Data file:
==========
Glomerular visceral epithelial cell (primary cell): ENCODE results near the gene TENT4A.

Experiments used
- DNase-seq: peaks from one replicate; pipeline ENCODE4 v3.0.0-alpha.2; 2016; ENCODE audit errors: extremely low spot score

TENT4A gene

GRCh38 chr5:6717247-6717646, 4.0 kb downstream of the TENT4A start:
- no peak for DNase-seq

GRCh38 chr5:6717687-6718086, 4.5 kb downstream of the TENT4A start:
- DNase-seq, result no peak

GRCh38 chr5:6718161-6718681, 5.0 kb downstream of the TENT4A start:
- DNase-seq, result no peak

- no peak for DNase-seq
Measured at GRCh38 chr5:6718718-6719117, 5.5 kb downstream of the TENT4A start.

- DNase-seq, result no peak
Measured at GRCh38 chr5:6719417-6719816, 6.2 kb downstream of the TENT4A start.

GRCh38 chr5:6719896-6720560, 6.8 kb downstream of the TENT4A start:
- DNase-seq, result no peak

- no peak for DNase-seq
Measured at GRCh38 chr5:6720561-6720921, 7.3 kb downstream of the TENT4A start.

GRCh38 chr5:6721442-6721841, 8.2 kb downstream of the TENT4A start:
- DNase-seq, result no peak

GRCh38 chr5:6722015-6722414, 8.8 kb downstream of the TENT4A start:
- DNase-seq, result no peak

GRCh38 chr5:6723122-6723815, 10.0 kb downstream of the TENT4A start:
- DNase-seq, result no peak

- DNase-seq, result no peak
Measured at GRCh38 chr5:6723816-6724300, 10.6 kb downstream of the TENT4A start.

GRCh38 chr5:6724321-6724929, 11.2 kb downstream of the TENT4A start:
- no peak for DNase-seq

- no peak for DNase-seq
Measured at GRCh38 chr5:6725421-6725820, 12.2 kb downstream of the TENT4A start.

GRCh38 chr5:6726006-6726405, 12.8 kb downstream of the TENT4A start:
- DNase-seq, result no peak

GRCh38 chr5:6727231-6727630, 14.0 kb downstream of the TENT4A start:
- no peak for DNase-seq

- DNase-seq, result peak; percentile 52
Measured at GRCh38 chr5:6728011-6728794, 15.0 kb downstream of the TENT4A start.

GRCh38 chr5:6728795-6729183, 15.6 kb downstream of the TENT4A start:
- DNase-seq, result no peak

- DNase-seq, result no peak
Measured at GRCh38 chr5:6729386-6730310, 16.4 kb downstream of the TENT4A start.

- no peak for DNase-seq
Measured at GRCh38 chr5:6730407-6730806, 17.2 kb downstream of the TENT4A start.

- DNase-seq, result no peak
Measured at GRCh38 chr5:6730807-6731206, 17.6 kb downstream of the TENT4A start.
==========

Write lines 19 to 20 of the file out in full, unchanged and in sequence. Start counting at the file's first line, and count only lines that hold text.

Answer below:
GRCh38 chr5:6721442-6721841, 8.2 kb downstream of the TENT4A start:
- DNase-seq, result no peak